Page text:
Commentary: With season over, GVSU must rally in offseason
GVL / Robert Mathews
GVSU vs SVSU
And so it ends.
It was a roller coaster season in every sense for the Grand Valley State University football team, and following Saturday’s 55-52 season-ending loss at Saginaw Valley State University — it’s all over.
And before you ask, no, you’re not about to read a “Fire Matt Mitchell” column.
Maybe the way things ended on Saturday — on a quick-strike, gut-wrenching final scoring drive by Saginaw Valley State — was the way they were supposed to end for this team and its much-maligned defense.
Whether it was safety Erik Thompson missing the final two games of the season or defensive end Matt Judon missing games early in the season, this defense was never really together as one unit.
So, as much of a copout as it may seem, injuries are a legitimate reason for the ugly effort this season. When you don’t have the bodies to contribute and execute, you get out-played — plain and simple.
That’s how football works. You just have to hope you’re the one who stays healthiest the longest because the injury bug is going to catch up sooner or later.
For all of the good things they did in stretches this season, the injury bug just stung the Lakers too many times. That’s why you have good depth, of course, but there are only so many times you can lose a front-line guy and be fine.
Junior cornerback Reggie Williams was arguably the defense’s top player before he got injured against Northwood. His replacement, basically out of necessity, was receiver Keontre Miskel — a guy with no collegiate snaps at the position.
We could go on and on with this injury talk. There’s still the case of arguably the GLIAC’s best quarterback, Heath Parling, going down three weeks into the year and the subsequent losses of tailbacks Chris Robinson and Hersey Jackson.
You get where this is going.
We’ve seen it time and time again — offense is fun, but defense wins championships — and this team only had the former. Luckily for them, they found a way to keep the opponents defenseless at times this season, too.
When you lose a starting quarterback in game three and your top two tailbacks by midseason, your offense should stall. GVSU didn’t; in fact, they continued to move the ball up-and-down the field.
As head coach Matt Mitchell described it earlier this year, the offense was fairly prolific. Credit guard Tim Lelito and the offensive line receiver Charles Johnson, and the skilled players and quarterback Isiah Grimes for that kind of resilience.
But that’s only half the deal: there was still the whole defense being fairly bad thing. Saturday’s game was the defense’s entire season in a nutshell — big plays killing any momentum the unit seemed to finally have built up.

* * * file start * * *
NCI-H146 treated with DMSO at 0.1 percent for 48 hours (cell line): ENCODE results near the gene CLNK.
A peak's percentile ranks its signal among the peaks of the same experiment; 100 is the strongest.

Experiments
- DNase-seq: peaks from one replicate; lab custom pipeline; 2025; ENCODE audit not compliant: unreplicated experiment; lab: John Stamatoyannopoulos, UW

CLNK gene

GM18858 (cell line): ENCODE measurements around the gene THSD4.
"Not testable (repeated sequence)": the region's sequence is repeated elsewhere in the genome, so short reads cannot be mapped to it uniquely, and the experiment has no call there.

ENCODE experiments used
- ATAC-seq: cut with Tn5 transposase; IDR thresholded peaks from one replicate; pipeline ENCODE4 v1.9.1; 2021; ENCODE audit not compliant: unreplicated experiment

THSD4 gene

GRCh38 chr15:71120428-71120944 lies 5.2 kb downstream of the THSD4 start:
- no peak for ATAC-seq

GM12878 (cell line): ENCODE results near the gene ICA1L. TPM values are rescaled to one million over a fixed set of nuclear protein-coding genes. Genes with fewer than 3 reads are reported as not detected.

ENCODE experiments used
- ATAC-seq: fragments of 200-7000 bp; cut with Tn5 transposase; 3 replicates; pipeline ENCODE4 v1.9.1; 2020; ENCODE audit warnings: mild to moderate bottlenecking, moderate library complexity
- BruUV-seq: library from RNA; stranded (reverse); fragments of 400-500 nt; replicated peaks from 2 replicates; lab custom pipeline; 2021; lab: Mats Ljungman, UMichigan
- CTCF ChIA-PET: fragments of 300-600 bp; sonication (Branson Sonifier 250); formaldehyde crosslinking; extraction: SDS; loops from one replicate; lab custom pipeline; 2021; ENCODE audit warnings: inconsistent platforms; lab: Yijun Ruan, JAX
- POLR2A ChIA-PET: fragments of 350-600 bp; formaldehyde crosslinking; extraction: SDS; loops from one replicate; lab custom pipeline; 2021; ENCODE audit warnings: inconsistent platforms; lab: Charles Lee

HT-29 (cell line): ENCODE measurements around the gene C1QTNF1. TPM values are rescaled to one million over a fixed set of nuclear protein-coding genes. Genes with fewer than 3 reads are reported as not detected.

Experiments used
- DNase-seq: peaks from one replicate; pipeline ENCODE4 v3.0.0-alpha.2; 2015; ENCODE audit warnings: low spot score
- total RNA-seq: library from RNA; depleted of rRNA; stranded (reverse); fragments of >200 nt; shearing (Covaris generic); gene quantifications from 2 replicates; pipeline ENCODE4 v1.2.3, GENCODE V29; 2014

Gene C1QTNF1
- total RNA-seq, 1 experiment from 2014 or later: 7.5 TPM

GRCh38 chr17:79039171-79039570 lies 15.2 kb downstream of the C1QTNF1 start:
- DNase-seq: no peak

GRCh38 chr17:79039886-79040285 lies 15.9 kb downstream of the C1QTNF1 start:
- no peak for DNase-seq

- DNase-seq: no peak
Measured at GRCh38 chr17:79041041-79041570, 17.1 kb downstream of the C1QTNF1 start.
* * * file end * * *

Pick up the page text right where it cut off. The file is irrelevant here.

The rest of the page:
The unit allowed 55 points, the highest total since 1988.
The last time a GVSU defense allowed multiple opponents to score 40-plus points during a season was 1999. That was Brian Kelly’s worst season at GVSU, one in which the Lakers allowed 40-plus three times in a .500 season.
This season’s team allowed 40-plus points in five games. To put that into perspective, GVSU defenses had been that porous just three times since 1999.
Mitchell said it himself with a deep sigh on Saturday, “This defense is not good.”
To compare this season’s GVSU defense to Swiss cheese — a common Twitter joke by fans — would be a disservice to Swiss cheese; obviously, because Swiss is the best kind of cheese.
Mitchell has a proven track record of being able to put together a defense. From 2008 to 2009, his two years as defensive coordinator, he yielded the GLIAC’s top defenses. Of course, that success hasn’t carried over in his years as head coach.
Should Mitchell be fired? No, but his seat should be warm.
The circumstances are simple — GVSU is Division II football’s royalty. If you’re the face of a program with that kind of name value and prestige, you’ve got to make a postseason impact each and every year. You just can’t miss the postseason like GVSU has, especially not for a third-straight time again next season.
When you’re following in the footsteps of coaches such as Kelly and Chuck Martin, the stakes are just higher. Next season, the Lakers will return contributors on both sides of the ball, including Parling at quarterback.
The stage is set to right the ship, now it’s a matter of Mitchell and the Lakers figuring that out between now and this time next season.